At times I'm overwhelmed by the need to help others. It's pretty selfish to even say that I get to be overwhelmed. I read the article in the paper about the kids in Haiti who are sitting mute in camps and no one knows what their names are or whether their parents are alive, and I think I'm pretty lush in my 2 bedroom apartment with food in the fridge and shoes to wear. And a bed. Goodness knows, if you have a bed, you are really well off.
Then, when you start thinking of helping them, you start thinking of the guy who is pushing a Foodland cart filled with stuff from Kahuku to Laie, and the couple who, granted, are deadbeats, but their kids who don't have a place to live after being evicted. There are just so many people out there that need help. It's devastating. I wish I had confidence to give more. To do more. I wish it didn't feel like I had to take care of my own stuff and I could get myself to go take care of other people's stuff.
Me and my bleeding heart have the luxury to even consider ourselves sad for everyone else.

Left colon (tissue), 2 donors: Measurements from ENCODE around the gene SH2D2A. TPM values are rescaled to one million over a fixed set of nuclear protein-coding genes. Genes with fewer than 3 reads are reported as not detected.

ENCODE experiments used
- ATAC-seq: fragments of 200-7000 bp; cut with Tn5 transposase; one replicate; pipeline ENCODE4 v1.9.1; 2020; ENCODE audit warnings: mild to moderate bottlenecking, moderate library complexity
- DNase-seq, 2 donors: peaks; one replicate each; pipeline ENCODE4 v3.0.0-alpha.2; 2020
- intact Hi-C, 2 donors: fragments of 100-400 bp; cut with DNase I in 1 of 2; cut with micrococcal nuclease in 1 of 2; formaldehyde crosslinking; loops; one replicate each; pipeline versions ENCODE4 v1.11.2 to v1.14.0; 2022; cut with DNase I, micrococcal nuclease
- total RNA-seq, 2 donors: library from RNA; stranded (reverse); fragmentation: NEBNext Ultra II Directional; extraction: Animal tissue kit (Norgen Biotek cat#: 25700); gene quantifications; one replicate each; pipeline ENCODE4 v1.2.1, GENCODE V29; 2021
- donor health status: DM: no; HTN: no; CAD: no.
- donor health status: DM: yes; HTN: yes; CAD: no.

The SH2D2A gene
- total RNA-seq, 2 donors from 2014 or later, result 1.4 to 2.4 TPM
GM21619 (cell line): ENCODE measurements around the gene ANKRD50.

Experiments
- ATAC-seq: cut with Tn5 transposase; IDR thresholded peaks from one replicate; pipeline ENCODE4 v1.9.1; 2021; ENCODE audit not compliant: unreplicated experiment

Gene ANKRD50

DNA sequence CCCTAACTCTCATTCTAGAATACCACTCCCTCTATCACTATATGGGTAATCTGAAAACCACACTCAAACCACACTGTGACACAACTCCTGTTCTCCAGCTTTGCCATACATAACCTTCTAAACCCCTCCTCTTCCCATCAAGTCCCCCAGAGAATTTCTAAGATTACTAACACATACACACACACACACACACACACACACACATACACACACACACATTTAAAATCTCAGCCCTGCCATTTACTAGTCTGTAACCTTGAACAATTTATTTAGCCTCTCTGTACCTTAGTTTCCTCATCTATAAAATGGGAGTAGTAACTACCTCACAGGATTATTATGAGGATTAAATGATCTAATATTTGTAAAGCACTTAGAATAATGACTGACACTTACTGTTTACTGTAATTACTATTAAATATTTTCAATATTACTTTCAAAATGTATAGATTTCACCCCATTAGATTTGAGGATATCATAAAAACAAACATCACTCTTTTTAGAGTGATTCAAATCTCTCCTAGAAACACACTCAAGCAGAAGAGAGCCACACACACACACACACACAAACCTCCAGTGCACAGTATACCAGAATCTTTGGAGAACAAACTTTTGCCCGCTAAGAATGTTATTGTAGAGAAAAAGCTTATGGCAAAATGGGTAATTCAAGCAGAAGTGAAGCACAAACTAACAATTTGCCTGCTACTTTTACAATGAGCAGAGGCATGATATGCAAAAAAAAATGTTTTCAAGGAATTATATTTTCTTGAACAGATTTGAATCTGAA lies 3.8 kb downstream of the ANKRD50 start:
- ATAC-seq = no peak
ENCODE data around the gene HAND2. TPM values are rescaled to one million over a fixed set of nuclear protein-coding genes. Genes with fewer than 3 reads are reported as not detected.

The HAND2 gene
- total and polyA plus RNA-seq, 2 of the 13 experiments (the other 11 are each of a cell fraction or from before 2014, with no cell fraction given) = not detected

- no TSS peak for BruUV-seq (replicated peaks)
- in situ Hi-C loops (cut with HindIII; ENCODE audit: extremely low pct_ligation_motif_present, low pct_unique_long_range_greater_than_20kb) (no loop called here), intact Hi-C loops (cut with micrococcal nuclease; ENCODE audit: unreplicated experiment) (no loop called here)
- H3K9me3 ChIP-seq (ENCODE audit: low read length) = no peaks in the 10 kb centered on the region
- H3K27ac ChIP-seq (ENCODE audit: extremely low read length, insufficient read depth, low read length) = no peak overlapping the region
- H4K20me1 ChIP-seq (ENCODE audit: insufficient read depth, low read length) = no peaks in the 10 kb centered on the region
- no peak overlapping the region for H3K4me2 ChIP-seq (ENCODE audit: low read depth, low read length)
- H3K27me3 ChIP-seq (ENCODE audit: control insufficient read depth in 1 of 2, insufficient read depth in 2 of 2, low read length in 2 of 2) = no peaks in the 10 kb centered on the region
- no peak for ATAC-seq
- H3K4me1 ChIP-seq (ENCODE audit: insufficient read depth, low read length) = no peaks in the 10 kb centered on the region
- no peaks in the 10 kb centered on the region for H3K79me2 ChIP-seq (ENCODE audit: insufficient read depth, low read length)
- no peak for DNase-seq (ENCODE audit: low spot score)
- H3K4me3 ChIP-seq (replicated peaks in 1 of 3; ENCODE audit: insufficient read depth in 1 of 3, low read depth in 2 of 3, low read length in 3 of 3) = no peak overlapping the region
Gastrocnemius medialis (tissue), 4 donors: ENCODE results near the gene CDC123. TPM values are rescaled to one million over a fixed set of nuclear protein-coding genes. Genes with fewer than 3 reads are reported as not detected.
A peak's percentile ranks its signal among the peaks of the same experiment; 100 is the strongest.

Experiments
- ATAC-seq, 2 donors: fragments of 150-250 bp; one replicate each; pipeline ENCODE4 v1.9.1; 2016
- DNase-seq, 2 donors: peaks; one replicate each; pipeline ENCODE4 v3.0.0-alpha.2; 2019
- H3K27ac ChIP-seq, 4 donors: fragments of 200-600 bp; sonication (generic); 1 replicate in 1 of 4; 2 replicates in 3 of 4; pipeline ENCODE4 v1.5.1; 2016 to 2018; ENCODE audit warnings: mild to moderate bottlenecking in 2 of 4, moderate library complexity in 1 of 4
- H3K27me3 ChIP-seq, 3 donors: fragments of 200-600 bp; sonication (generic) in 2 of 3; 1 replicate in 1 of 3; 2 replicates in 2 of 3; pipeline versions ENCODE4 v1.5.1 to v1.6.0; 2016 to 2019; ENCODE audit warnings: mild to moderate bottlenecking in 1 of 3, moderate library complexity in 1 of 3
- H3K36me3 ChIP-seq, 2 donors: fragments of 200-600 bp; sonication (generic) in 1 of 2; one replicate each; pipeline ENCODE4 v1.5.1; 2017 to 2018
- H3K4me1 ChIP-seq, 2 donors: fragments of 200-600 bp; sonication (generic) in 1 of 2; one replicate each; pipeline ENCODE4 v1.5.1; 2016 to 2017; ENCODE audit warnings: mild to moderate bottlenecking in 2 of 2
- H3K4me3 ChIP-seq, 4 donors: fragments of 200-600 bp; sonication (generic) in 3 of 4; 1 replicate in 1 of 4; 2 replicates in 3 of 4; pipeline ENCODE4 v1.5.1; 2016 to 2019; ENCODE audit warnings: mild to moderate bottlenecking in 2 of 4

I felt pretty good about my students for raising $200 in change and dollars for Haiti in one week. Mostly my two classes, but a few other classes at school chipped in and now that I've donated the money through Foodland (for American Red Cross) we've doubled it to $400 with a per dollar match. So I think my students are awesome right now. As much as I complain about them behind their backs and to their faces, and even though the money they had was probably from their parents, the fact that they considered the difference between buying a Monster for breakfast and putting that money in a box is pretty significant to me. Because their little bit of considering someone outside their present needs is a big deal for a teenager.
So, yeah. Seeing that, as a teacher, is making my day. Kids are good. Even the rascals.